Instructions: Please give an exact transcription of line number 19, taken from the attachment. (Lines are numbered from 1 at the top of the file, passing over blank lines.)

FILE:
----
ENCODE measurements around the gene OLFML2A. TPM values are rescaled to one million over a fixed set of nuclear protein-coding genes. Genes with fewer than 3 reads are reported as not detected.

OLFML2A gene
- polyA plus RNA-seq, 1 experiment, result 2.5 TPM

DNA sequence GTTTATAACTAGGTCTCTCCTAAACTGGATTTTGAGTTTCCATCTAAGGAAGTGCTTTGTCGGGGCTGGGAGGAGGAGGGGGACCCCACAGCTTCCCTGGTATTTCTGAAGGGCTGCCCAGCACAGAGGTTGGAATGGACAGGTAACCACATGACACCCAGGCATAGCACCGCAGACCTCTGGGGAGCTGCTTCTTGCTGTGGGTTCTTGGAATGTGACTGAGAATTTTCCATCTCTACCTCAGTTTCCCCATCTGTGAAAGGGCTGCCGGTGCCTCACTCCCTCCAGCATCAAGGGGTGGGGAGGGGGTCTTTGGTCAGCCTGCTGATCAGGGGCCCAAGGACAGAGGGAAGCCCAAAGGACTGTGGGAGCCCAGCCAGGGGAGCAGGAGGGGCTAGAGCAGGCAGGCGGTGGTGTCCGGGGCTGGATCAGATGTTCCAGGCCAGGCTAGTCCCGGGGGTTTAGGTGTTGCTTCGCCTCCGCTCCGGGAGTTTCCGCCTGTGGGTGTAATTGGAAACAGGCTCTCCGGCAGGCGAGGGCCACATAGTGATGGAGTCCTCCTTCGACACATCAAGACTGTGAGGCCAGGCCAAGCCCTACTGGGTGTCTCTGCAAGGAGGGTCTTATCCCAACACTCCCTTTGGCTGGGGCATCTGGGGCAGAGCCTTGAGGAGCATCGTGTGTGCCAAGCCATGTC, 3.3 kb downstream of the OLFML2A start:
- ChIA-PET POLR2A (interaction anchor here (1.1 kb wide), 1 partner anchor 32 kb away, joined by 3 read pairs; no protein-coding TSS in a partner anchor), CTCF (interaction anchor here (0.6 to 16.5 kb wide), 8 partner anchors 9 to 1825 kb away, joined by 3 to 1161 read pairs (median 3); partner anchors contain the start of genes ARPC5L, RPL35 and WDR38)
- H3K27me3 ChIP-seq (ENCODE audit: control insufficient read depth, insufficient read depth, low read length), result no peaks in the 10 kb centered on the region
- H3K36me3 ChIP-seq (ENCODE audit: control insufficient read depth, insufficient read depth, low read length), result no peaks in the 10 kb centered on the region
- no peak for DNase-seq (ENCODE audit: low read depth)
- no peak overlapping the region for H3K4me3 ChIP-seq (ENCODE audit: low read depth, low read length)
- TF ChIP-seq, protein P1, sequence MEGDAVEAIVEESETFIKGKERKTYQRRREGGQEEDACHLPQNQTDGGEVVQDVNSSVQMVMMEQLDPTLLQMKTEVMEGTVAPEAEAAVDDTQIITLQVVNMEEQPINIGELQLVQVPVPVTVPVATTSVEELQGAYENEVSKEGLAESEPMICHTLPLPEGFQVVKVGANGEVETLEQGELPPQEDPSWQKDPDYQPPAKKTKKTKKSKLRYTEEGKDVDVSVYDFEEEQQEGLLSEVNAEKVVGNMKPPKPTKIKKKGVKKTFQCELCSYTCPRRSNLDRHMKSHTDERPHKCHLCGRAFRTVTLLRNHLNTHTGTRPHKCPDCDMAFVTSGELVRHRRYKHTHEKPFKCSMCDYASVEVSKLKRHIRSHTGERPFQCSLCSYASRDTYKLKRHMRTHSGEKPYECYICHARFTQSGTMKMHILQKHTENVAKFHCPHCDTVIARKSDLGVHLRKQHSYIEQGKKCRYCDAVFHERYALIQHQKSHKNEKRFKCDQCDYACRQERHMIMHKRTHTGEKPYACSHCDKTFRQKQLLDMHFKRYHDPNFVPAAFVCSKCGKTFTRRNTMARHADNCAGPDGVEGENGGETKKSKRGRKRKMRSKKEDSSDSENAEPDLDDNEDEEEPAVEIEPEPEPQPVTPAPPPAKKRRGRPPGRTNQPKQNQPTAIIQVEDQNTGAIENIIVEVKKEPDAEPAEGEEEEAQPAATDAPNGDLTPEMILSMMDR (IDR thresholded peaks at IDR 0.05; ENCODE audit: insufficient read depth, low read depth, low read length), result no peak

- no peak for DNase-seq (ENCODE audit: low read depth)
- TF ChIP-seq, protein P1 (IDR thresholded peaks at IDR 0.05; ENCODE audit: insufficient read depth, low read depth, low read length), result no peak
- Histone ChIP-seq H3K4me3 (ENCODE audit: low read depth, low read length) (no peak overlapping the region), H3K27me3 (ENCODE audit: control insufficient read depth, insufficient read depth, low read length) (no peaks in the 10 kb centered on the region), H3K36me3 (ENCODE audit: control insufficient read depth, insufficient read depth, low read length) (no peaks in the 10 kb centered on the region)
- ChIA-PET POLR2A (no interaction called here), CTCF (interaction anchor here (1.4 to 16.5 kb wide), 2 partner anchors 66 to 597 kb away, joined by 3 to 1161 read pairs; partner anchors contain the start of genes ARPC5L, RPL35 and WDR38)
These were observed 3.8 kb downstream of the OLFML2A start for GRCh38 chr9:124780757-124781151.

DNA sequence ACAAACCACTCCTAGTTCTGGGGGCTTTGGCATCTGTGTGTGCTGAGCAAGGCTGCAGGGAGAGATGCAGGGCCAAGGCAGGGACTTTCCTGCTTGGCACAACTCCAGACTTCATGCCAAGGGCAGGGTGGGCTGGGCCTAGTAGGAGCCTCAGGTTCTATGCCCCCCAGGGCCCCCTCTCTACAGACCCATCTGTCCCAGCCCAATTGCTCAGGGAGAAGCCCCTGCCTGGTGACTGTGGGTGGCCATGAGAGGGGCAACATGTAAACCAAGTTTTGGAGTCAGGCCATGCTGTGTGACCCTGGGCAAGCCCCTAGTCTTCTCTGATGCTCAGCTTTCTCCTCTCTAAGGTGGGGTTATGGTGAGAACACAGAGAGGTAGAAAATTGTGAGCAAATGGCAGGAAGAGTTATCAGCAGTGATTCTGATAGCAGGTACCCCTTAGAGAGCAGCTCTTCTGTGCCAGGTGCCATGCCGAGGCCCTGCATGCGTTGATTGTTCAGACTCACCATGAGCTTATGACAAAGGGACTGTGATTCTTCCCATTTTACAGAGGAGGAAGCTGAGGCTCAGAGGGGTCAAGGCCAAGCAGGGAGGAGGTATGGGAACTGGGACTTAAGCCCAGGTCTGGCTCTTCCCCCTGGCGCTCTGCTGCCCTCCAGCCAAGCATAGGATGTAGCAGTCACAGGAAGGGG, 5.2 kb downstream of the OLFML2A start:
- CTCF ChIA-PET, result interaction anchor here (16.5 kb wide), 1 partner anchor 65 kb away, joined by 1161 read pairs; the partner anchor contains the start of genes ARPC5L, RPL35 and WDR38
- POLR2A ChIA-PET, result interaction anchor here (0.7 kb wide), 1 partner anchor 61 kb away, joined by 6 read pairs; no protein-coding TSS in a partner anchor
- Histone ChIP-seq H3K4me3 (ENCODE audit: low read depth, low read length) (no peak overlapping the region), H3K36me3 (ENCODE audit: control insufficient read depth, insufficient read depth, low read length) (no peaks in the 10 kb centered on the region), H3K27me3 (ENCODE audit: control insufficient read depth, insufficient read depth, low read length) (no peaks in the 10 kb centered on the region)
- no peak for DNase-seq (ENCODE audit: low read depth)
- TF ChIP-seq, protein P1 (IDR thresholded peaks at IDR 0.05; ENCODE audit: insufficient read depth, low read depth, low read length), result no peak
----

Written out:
- Histone ChIP-seq H3K4me3 (ENCODE audit: low read depth, low read length) (no peak overlapping the region), H3K36me3 (ENCODE audit: control insufficient read depth, insufficient read depth, low read length) (no peaks in the 10 kb centered on the region), H3K27me3 (ENCODE audit: control insufficient read depth, insufficient read depth, low read length) (no peaks in the 10 kb centered on the region)